Concentration of CO2 in the Atmosphere

Center for Climate Preparedness

By George Harvey

Even if we could stop greenhouse gas (GHG) emissions today, the climate will continue to change over coming decades. The reasons for this are complicated, but at the same time easy to understand. It takes time to heat up a planet, and the effects of carbon emissions we produce today will not be fully felt for many years.

Efficiency and switching to renewable energy sources are not sufficient to stop climate change, though we can mitigate the worst effects. Even if we are completely successful with our efforts, the climate will still change to some degree. We have to be prepared for whatever comes, and that is why resiliency is important.

If we become skillfully resilient, to be able to recover easily from whatever buffeting nature gives us, we will be able to maintain comfortable and happy lives in the future. Developing that ability means we need to understand the facts about what confronts us.

Last March, President Obama launched the Climate Data Initiative to support the Climate Action Plan so we could develop the skills for resilience. He invited sixteen organizations to participate in the launch, government agencies like NOAA and NASA, and corporations expert in data processing like Microsoft, Intel, Google, and Amazon. Among them, one name stood out rather distinctly. It is Antioch University New England (AUNE).

AUNE already had a decade of experience in climate adaptation research and had done extensive modeling based on climate data, so a person really familiar with the organization would possibly not have been surprised by its inclusion in the effort. Its response to the President’s efforts was to open the Center for Climate Preparedness and Community Resilience (CCPCR) in Keene, New Hampshire.

CCPCR’s co-director Michael Simpson explained the center’s program in terms of a Venn diagram, consisting of three overlapping circles, labeled “Education and Training,” “Applied Research,” and “Stakeholder Capacity Building.” Each circle has an area that is its own. Each overlaps with both of the others. In the center is an area that is in all three. The CCPCR’s area of interest is all three, whether independently or in combination.

The point, of course, is to build a capacity for resilience at the community level. This relates to many things. The energy supply is one, both in terms of electricity and for fuels. Others include range from the ability to repair infrastructure damage to the supply of food.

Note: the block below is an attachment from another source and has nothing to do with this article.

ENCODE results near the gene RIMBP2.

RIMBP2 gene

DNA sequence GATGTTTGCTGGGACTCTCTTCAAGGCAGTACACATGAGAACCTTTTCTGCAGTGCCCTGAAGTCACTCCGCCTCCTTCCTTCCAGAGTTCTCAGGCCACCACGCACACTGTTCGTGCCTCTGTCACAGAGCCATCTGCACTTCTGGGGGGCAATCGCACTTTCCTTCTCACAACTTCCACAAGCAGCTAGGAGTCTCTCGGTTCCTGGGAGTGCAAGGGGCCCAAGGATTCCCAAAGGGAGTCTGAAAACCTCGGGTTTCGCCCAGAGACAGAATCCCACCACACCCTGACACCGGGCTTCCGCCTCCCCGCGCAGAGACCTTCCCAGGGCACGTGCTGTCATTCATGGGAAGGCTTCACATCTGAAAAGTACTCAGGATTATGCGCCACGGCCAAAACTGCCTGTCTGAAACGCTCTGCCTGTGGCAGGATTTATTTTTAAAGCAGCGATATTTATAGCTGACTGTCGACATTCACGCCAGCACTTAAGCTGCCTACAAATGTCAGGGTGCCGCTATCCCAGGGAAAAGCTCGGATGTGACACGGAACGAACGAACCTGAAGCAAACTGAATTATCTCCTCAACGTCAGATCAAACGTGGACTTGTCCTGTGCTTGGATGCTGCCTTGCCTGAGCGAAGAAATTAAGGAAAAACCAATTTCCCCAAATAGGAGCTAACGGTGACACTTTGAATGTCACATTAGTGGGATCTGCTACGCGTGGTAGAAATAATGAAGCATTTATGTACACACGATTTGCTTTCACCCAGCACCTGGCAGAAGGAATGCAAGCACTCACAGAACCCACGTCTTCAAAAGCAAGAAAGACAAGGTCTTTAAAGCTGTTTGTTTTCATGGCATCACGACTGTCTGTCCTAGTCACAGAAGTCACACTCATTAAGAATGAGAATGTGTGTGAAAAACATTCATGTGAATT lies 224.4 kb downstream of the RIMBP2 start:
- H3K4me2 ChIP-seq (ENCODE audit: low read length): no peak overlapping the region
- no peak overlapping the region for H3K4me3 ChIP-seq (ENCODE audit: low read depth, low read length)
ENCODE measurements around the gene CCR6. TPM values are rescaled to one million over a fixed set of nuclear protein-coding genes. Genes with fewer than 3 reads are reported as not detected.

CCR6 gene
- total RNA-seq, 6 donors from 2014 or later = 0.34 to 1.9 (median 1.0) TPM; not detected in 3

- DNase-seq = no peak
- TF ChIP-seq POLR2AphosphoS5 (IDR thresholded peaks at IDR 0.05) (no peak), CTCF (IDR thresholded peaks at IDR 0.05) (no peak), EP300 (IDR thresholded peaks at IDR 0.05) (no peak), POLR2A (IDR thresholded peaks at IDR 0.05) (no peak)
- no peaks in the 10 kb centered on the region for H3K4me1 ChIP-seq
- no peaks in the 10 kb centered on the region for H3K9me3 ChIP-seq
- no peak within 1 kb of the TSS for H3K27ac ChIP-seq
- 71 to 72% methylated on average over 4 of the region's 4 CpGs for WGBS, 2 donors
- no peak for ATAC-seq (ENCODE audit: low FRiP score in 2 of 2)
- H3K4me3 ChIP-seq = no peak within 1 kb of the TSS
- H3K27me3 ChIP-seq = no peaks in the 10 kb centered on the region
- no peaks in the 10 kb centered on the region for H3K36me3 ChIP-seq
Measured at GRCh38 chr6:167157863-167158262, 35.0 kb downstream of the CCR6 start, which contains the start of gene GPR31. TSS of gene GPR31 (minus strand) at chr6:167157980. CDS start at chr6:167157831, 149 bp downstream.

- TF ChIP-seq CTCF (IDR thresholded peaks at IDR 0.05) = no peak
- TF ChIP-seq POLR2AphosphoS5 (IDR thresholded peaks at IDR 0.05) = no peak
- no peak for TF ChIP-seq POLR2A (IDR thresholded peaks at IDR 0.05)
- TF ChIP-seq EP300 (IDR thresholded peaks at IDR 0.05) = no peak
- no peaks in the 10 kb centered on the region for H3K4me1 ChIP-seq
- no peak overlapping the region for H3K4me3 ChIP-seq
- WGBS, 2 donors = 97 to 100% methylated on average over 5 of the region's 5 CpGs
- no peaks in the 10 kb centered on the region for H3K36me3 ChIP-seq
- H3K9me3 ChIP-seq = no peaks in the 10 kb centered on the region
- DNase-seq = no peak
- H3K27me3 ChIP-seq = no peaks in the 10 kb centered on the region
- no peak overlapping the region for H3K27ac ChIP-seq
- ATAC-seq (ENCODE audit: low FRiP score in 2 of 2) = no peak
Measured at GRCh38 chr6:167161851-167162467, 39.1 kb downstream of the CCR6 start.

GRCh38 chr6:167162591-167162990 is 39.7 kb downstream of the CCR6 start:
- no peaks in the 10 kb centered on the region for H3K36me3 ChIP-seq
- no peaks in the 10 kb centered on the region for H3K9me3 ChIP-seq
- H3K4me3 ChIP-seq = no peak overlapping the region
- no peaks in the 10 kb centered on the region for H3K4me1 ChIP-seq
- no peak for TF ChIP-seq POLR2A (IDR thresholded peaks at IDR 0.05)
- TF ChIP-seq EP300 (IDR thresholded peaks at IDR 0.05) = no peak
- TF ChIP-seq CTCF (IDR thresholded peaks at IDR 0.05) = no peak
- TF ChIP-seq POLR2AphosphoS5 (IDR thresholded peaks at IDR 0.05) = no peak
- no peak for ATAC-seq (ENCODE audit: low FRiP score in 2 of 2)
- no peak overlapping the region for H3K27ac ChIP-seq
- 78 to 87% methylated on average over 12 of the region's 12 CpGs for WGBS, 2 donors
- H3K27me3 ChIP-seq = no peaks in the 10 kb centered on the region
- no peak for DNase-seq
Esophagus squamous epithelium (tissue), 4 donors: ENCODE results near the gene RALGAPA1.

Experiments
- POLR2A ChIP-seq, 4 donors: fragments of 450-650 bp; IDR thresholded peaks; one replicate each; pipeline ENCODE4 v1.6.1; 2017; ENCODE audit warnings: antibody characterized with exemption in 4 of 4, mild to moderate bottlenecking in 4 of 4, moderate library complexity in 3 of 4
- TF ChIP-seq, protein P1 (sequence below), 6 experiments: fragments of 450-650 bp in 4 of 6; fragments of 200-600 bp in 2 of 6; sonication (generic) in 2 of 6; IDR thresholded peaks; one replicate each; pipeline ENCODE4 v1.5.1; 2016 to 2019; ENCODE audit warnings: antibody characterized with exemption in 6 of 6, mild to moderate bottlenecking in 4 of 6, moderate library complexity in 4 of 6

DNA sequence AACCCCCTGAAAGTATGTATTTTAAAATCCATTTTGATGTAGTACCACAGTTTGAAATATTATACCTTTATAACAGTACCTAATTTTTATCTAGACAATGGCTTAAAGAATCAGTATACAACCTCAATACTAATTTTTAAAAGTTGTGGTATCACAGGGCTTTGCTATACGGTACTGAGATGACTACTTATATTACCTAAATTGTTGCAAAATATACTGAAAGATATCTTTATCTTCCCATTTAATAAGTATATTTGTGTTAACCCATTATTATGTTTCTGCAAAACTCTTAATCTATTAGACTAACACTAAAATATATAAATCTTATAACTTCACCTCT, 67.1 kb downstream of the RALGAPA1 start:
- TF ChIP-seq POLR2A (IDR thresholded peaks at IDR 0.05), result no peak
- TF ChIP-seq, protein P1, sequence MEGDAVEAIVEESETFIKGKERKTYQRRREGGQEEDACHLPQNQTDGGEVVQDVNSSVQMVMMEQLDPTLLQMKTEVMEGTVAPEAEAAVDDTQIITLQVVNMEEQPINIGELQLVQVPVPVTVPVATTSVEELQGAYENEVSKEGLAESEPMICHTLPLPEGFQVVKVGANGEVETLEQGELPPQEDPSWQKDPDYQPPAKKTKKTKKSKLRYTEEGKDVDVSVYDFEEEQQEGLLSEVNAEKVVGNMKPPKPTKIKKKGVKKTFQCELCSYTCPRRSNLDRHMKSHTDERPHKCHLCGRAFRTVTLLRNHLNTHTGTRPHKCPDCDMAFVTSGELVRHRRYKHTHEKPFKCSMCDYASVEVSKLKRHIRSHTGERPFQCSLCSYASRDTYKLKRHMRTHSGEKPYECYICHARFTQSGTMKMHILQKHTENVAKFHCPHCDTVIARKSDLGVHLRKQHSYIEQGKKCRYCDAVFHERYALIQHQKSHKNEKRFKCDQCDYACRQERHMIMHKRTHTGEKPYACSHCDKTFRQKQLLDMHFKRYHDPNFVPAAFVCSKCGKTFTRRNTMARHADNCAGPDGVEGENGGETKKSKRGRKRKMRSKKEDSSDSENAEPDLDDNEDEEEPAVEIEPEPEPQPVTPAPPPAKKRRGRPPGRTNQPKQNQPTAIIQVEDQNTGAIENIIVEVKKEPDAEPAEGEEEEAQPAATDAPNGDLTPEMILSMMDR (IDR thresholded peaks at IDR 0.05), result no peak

One area of interest illustrates how complicated this is. Simpson said that while the health factor is talked about, it has not been completely detailed. We have heard about the movement north of Lyme disease, encephalitis, and West Nile virus. We may even have heard about the problems relating to heat islands in urban environments. There are, however, other aspects of health that are not often discussed. For example, psychological problems can arise out of a number of different kinds of trauma, ranging from post-traumatic stress following extreme storm events that result in loss of property and livelihood or the feeling of helplessness in light of what seems a global change that is out of our control. We have to be prepared for such challenges.

CCPCR has eight people involved. Four are students in programs leading to master’s degrees. One is a doctoral fellow. There are three faculty, in addition to Michael Simpson. Compared to programs elsewhere, that might be very small. The reach of the Center’s work is far afield, with research projects in Minneapolis and involving stakeholder capacity building from the Maritime Provinces and down the eastern seaboard and into the Gulf of Mexico. They also work on many issues, ranging from maintain resiliency of our watersheds and coastlines with a focus upon social justice and the most vulnerable populations. All of this relates to the Center’s core mission of strengthening communities to prepare, respond and recover in the face of climate impacts, and other disruptions, through collaborative, innovative solutions.

Asked how they can do so much, Simpson said, “We leverage our resources with those of the stakeholders.” The efforts of a small group of informed and dedicated people can move a large number of organizations to action.

One organization in New England CCPCR has worked with is the Upper Valley Adaptation Workgroup (UVAW), whose web site can be found at UVAW has a mission that is very close to that of CCPCR, and provides an avenue to distribute expertise and data to local communities and businesses.

As it happens, Keene, New Hampshire, where AUNE is located, is a leading city in the resiliency movement. Keene started working on resiliency in 2000, when it contacted ICLEI Local Governments for Sustainability. Keene is also working closely with CCPCR to advance its program. As has been pointed out, however, CCPCR works with many organizations over a wide area.

We urge those communities and organizations not yet active on resiliency to become so soon for the well-being of those whose lives they touch. For information, visit the CCPCR web site:

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